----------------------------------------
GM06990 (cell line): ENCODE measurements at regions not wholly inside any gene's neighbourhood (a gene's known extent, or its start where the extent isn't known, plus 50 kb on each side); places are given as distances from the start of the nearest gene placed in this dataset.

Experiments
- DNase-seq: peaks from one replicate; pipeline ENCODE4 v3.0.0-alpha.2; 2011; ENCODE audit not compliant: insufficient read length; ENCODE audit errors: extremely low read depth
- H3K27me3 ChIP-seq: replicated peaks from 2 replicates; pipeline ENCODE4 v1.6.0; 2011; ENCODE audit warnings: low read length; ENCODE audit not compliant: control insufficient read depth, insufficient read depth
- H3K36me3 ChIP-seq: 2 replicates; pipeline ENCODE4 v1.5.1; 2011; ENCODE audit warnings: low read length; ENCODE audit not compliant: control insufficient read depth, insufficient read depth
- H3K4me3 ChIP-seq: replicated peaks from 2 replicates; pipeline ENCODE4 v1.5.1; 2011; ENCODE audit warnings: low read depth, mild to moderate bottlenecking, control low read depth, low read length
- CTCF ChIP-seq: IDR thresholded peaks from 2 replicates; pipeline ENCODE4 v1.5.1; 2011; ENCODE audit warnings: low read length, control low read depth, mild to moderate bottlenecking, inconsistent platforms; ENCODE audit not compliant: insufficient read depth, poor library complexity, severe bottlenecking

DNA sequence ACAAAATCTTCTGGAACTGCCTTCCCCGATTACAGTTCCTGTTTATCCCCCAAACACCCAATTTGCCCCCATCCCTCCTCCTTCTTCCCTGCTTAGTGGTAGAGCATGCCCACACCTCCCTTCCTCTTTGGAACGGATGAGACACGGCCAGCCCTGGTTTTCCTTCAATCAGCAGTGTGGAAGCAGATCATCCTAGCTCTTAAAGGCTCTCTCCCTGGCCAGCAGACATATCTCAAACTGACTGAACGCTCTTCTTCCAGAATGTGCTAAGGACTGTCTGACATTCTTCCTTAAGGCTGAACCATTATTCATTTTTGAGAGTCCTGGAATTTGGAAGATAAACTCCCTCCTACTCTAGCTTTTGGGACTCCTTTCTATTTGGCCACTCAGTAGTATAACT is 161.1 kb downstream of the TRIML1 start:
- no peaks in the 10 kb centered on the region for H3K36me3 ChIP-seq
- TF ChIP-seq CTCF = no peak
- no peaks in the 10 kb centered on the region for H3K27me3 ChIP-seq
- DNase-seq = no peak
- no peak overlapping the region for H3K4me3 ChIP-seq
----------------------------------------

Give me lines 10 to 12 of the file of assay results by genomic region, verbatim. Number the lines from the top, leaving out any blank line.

- TF ChIP-seq CTCF = no peak
- no peaks in the 10 kb centered on the region for H3K27me3 ChIP-seq
- DNase-seq = no peak